Here are a few new pictures of little Lilly!! I am working late the next two nights, but plan on getting over to the Linton house soon. Maybe I can take the siblings out to give mom and dad some Lilly time!!

Enjoy!! Aren't newborns the best?

Friday, October 5, 2007

Newest Addition to Heroes for Children

This afternoon, I got to hold the precious new addition to Heroes for Children--Lilly Anne Linton. Angel Taylor's fourth sibling was born yesterday afternoon, weighing in at just 6 lbs 1oz and a little over 18 inches long. Precious Lilly entered the world with the love of her parents and grandmother by her side. Not long after, she got her introduction to big sisters Tristyn and Tessa, and big brother Luke! Both mom and baby are doing great and adjusting to each other well. Let's see how Luke adjusts to having another baby in the house!

Ten toes, ten fingers, a beautiful face, a tiny body, and a perfect little nose. She is simply gorgeous. Not that I expected any less given how good looking her parents and siblings are! I couldn't be happier for my sweet friend.

Please join me in welcoming the newest Linton to the world!

Check the blog again soon--I hope to have pictures soon! And no--just because I held a sweet newborn does NOT mean I am ready to have another myself! I am perfectly content to cuddle this sweet one and give her back to her parents!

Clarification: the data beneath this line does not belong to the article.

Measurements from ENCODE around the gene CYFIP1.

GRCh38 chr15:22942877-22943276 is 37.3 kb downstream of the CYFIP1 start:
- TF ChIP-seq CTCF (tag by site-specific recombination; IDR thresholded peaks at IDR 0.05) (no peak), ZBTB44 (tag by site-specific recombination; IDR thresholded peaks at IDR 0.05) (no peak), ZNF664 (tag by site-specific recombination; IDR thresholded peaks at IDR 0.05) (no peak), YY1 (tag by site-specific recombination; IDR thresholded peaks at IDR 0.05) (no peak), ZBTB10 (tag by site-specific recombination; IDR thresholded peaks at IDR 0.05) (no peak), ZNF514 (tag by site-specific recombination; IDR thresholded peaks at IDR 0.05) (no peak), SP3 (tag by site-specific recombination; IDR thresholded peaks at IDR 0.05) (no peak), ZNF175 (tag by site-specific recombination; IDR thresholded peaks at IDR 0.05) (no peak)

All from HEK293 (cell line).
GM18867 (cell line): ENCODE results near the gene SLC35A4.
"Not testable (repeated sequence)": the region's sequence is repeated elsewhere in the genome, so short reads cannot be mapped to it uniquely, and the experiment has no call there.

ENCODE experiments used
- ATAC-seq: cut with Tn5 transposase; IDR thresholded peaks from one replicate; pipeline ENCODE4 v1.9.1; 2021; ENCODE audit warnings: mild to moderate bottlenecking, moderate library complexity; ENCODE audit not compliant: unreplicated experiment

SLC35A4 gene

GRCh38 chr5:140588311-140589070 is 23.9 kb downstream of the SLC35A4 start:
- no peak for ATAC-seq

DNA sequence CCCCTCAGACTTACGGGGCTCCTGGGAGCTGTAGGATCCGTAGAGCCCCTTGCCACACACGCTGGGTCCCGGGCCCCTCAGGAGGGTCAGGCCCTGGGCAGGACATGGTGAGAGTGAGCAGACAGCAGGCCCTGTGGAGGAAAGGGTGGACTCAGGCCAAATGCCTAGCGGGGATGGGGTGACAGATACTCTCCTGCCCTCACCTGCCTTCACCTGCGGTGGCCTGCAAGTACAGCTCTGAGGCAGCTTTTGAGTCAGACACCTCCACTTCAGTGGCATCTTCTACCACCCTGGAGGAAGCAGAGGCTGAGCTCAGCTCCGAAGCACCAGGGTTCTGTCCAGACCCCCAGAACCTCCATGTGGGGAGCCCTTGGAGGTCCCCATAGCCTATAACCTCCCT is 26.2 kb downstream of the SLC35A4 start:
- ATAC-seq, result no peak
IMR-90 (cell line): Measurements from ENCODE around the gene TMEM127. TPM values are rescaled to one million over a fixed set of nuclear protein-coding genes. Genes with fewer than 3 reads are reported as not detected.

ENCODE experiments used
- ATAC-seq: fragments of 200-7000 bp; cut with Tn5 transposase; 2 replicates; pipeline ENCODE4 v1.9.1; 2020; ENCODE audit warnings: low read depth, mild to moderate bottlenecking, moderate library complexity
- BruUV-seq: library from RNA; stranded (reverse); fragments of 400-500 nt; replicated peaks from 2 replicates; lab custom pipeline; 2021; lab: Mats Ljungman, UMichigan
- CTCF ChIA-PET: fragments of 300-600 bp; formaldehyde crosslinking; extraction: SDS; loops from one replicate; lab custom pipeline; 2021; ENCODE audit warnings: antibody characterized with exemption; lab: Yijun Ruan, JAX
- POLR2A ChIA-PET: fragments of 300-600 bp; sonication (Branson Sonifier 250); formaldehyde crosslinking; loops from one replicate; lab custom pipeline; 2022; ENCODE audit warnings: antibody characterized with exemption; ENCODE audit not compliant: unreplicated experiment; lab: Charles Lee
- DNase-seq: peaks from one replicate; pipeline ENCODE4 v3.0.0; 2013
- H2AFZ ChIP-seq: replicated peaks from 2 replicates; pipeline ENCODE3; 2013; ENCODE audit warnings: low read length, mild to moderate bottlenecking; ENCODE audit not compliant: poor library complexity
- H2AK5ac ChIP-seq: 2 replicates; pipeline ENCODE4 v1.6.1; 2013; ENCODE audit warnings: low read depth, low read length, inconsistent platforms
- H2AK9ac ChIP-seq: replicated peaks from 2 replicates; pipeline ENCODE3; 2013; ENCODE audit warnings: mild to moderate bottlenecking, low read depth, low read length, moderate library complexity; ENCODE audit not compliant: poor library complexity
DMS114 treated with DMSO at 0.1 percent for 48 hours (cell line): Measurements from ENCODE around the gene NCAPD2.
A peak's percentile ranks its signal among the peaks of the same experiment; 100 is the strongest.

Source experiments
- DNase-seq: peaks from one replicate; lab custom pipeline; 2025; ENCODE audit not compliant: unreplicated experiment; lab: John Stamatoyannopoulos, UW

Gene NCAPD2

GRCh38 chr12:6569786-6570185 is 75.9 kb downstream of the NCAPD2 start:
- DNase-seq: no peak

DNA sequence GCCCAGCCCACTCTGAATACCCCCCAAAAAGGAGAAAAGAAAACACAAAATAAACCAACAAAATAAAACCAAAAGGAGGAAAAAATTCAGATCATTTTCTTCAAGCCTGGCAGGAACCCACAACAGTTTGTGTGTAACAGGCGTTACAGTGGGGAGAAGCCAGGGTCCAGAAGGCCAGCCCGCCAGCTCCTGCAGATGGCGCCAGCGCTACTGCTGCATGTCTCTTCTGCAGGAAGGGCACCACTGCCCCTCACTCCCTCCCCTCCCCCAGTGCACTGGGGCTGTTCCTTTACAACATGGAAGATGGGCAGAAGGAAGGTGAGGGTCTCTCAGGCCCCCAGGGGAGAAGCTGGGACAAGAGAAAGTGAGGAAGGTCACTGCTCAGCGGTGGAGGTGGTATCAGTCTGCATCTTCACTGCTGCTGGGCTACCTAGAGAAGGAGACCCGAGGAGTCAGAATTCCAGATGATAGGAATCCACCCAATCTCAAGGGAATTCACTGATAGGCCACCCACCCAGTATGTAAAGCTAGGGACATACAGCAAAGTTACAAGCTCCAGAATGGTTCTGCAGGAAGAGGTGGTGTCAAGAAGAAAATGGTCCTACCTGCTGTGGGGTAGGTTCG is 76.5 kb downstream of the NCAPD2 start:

Congratulations Larissa, Kenny, Tristyn, Tessa, and Luke. How lucky Lilly is to have such a wonderful family to join.

Monday, October 1, 2007

October Volunteer of the Month

It's the beginning of the month, so it's time for our volunteer feature. The October Volunteer of the Month has been involved since the beginning of Heroes for Children, and since the beginning of Taylor's Angels. Serving as the Chairman of the Board for two years and currently as a Board Member, Randal Locke has been a dedicated member of our team. Currently, Randal is fundraising for the Golf-a-Thon day, putting his golf skills to work to play 50 holes in one day. To support his fundraising, please visit Randal's page HERE.